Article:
In the recent published decision—Abacus Fine Carpentry, LLC v. Wilson—the Washington State Court of Appeals examined the statutory licensing and bonding requirements and concluded that under RCW 18.27.040(1) a cancelled or lapsed bond automatically suspends a contractor’s license without any notice or action from the Department of Labor and Industries (L&I). An automatic license suspension is significant because under RCW 18.27.080 a contractor cannot sue for payment or breach of contract if the contractor’s license was suspended at the time of execution of the contract.
In Abacus Fine Carpentry, the plaintiff contractor (Abacus) contracted with defendant homeowners (the Wilsons) in 2016 to install cabinetry in their home. Later, in 2018, Abacus sued the Wilsons for outstanding payment owed for the cabinet project. The Wilsons filed an answer and alleged counterclaims against Abacus and its bond issuer, Nationwide, seeking judgment against Abacus and its bond. However, it turned out that Nationwide had cancelled Abacus’s bond in 2010—years before Abacus contracted with the Wilsons—due to Abacus’s failure to pay the premium. Nationwide sent notice of the cancellation to Abacus and L&I, but L&I failed to update its records to note the cancellation. Abacus asserted it was not aware of its cancelled bond, but there was no dispute that Abacus had no valid bond in place at the time it executed its contract with the Wilsons.
The Wilsons moved to dismiss Abacus’s claims arguing that RCW 18.27.080 barred Abacus’s lawsuit because Abacus was not properly licensed at the time of contracting due to the cancelled bond. The trial court denied the Wilsons’ motion, but the Court of Appeals reversed and dismissed Abacus’s suit. The Court’s decision turned on the meaning of “automatically suspends” in RCW 18.27.040(1) which provides:
A cancellation or revocation of the bond or withdrawal of the surety from the bond automatically suspends the registration issued to the contractor until a new bond or reinstatement notice has been filed and approved as provided in this section.
The Wilsons argued that as used in the above statute, “automatic” means that without a valid bond, a contractor automatically loses their registration through operation of the law without any further notice or action required by L&I. Abacus argued that “automatic” means that L&I has no discretion in suspending the contractor’s registration, but that L&I must still take action before the suspension becomes effective. In considering the competing interpretations offered by the parties, the Court looked at the statutory definition of “registration suspension” in RCW 18.27.010(9) which defines suspension as:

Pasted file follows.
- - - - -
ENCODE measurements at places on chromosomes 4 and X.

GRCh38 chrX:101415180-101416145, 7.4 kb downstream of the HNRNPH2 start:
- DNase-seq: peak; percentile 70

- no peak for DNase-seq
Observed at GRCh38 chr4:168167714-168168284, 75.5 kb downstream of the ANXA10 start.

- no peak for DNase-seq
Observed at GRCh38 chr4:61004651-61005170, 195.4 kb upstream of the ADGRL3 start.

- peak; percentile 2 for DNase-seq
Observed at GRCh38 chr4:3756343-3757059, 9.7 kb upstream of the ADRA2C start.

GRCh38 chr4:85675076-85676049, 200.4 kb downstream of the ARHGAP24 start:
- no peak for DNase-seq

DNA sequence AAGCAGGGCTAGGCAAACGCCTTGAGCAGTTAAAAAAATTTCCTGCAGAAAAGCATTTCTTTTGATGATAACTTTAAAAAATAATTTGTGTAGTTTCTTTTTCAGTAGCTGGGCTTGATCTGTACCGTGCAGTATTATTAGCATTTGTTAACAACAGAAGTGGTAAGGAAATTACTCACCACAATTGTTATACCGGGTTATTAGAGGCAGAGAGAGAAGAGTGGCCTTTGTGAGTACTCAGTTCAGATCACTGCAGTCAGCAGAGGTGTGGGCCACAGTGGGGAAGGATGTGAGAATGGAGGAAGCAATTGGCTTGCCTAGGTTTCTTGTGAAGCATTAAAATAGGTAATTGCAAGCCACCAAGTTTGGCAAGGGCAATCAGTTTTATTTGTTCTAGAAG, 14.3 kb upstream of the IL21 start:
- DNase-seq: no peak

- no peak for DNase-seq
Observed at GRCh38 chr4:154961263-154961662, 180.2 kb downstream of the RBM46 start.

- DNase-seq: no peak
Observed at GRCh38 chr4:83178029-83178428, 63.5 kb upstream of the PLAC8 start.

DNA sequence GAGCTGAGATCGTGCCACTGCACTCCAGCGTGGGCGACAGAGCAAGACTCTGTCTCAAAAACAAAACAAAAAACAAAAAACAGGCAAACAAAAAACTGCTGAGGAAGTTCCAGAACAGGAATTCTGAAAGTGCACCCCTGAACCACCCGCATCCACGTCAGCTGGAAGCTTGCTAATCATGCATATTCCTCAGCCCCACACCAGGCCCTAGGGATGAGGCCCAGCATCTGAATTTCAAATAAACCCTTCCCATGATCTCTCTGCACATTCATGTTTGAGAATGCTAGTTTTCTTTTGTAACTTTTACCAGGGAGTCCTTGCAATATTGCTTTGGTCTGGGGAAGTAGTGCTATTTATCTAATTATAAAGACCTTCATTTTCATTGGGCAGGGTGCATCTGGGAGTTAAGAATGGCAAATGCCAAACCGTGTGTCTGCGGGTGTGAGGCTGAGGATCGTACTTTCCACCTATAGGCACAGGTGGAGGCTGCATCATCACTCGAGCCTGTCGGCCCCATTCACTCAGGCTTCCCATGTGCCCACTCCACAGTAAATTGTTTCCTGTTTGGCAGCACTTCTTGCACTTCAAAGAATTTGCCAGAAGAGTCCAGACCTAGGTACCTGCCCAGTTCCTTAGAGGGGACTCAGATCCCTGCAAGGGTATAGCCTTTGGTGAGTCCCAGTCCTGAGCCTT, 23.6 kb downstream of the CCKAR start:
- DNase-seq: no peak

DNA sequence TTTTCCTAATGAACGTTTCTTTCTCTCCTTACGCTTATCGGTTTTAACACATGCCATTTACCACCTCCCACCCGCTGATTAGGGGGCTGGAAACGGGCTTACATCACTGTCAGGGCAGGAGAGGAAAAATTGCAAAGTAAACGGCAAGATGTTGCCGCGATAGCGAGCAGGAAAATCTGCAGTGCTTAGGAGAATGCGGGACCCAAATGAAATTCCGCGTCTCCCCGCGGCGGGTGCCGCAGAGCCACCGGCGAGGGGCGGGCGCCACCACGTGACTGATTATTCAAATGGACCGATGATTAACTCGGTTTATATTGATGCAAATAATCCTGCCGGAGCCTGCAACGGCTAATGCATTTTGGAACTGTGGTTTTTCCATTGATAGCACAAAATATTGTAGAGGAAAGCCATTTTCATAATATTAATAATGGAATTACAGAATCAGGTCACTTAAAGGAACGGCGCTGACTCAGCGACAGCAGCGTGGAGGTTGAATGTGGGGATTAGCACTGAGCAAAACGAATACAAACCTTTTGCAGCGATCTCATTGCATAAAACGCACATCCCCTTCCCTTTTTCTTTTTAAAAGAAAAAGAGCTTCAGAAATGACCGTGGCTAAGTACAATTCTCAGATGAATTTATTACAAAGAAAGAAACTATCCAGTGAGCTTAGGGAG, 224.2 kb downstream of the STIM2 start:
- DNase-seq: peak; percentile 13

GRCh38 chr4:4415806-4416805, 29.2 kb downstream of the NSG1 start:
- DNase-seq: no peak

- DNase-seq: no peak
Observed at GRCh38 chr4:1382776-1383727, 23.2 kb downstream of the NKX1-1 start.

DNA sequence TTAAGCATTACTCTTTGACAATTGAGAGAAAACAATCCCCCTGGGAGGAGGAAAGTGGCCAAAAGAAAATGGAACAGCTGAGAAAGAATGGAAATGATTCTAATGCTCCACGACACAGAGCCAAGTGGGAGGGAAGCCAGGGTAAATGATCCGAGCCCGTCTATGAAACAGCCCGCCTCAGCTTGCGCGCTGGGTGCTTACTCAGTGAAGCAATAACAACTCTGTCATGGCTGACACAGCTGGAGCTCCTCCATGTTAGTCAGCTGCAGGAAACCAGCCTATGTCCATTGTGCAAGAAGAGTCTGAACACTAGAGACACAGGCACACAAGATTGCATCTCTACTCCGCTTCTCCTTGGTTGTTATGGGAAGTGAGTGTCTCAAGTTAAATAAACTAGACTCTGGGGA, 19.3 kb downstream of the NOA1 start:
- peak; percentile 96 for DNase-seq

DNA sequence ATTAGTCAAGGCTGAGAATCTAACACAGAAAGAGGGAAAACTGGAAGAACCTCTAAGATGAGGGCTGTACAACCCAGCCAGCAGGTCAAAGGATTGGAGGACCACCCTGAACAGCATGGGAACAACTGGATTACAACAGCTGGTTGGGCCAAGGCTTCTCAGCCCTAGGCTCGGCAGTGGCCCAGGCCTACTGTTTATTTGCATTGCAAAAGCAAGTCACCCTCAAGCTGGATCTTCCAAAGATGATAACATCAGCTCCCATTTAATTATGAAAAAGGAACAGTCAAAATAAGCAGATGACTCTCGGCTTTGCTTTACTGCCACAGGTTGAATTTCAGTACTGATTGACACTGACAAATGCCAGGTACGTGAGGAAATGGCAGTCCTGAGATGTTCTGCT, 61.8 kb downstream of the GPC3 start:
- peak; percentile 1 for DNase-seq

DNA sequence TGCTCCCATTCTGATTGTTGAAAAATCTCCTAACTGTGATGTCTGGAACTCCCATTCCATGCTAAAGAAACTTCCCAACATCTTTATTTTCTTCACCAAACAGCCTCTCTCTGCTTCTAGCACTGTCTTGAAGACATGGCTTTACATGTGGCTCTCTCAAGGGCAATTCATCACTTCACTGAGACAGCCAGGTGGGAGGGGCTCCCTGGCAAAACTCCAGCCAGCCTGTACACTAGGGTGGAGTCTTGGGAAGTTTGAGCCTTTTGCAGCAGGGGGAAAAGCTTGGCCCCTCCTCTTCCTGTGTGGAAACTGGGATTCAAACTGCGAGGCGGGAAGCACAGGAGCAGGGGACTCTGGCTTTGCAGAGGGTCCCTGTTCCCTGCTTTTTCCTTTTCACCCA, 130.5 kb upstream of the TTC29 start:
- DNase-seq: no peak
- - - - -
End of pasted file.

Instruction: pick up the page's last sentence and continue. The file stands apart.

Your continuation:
[E]ither an automatic suspension as provided in this chapter, or a written notice from the department that a contractor’s action is a violation of this chapter and that the contractor’s registration has been suspended. . .
(Emphasis added.) Because the definition of suspension makes a distinction between automatic suspension and written notice, the Court concluded that the automatic suspension for a lapsed bond must not require notice or further action from L&I. Therefore, the Court agreed with the Wilsons and found that Abacus’s license was automatically suspended by operation of law in 2010 when Nationwide cancelled Abacus’s bond. Accordingly, Abacus was not properly licensed in 2016 when it executed its contract with the Wilson, and that meant Abacus’s suit was barred by RCW 18.27.080, which requires a contractor hold a valid license at the time of contracting in order to sue on the contract:
No . . . contractor may bring or maintain any action in any court of this state for the collection of compensation for the performance of any work or for breach of any contract . . . without alleging and proving that he or she was a duly registered contractor and held a current and valid certificate of registration at the time he or she contracted for the performance of such work or entered into such contract.
The Court disagreed with Abacus’s arguments that its interpretation of the statute would lead to harsh results. The Court explained that the public policy behind the licensing scheme is to protect the public from the potential risks of contracting with unreliable, fraudulent, financially irresponsible, or incompetent contractors, and therefore permitting an unbonded contractor to maintain a license until L&I took further action to effect suspension would not further that public policy.
Comment: This decision stresses the importance of a contractor’s due diligence to verify that it has a valid bond prior to executing a contract for work. It is not enough for the contractor to verify that its license is considered active and valid by L&I, because L&I does not need to take any action for the license to be suspended due to a cancelled or invalid bond. This decision also underscores that a contractor should pay attention to notices received from its bond surety and take swift action to maintain its bond in order to avoid an automatic suspension.